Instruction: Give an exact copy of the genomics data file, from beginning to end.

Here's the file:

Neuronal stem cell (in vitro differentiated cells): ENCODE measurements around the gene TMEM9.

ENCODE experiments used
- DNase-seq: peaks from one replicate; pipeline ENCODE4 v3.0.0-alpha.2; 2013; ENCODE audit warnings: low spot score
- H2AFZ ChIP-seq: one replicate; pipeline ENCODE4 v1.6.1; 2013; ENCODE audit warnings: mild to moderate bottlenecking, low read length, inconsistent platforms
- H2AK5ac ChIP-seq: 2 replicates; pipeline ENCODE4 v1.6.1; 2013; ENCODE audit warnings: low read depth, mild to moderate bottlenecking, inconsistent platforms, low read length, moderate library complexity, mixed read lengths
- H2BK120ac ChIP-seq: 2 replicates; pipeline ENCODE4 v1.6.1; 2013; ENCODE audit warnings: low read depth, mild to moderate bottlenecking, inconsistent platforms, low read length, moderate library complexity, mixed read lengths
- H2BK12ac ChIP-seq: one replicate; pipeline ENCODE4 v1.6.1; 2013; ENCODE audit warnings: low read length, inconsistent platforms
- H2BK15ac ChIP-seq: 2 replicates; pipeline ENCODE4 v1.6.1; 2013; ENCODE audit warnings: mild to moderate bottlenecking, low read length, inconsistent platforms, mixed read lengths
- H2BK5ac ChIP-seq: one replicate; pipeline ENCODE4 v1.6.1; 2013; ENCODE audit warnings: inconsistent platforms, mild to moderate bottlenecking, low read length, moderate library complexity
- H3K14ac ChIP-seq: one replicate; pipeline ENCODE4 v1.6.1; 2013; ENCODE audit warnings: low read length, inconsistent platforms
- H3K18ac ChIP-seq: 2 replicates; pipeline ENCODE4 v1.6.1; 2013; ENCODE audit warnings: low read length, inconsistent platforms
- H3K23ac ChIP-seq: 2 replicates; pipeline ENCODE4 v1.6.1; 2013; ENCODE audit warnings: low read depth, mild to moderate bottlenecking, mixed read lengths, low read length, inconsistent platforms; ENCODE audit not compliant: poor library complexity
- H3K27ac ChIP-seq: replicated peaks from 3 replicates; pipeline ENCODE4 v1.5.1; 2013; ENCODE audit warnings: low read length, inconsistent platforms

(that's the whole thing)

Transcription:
Neuronal stem cell (in vitro differentiated cells): ENCODE measurements around the gene TMEM9.

ENCODE experiments used
- DNase-seq: peaks from one replicate; pipeline ENCODE4 v3.0.0-alpha.2; 2013; ENCODE audit warnings: low spot score
- H2AFZ ChIP-seq: one replicate; pipeline ENCODE4 v1.6.1; 2013; ENCODE audit warnings: mild to moderate bottlenecking, low read length, inconsistent platforms
- H2AK5ac ChIP-seq: 2 replicates; pipeline ENCODE4 v1.6.1; 2013; ENCODE audit warnings: low read depth, mild to moderate bottlenecking, inconsistent platforms, low read length, moderate library complexity, mixed read lengths
- H2BK120ac ChIP-seq: 2 replicates; pipeline ENCODE4 v1.6.1; 2013; ENCODE audit warnings: low read depth, mild to moderate bottlenecking, inconsistent platforms, low read length, moderate library complexity, mixed read lengths
- H2BK12ac ChIP-seq: one replicate; pipeline ENCODE4 v1.6.1; 2013; ENCODE audit warnings: low read length, inconsistent platforms
- H2BK15ac ChIP-seq: 2 replicates; pipeline ENCODE4 v1.6.1; 2013; ENCODE audit warnings: mild to moderate bottlenecking, low read length, inconsistent platforms, mixed read lengths
- H2BK5ac ChIP-seq: one replicate; pipeline ENCODE4 v1.6.1; 2013; ENCODE audit warnings: inconsistent platforms, mild to moderate bottlenecking, low read length, moderate library complexity
- H3K14ac ChIP-seq: one replicate; pipeline ENCODE4 v1.6.1; 2013; ENCODE audit warnings: low read length, inconsistent platforms
- H3K18ac ChIP-seq: 2 replicates; pipeline ENCODE4 v1.6.1; 2013; ENCODE audit warnings: low read length, inconsistent platforms
- H3K23ac ChIP-seq: 2 replicates; pipeline ENCODE4 v1.6.1; 2013; ENCODE audit warnings: low read depth, mild to moderate bottlenecking, mixed read lengths, low read length, inconsistent platforms; ENCODE audit not compliant: poor library complexity
- H3K27ac ChIP-seq: replicated peaks from 3 replicates; pipeline ENCODE4 v1.5.1; 2013; ENCODE audit warnings: low read length, inconsistent platforms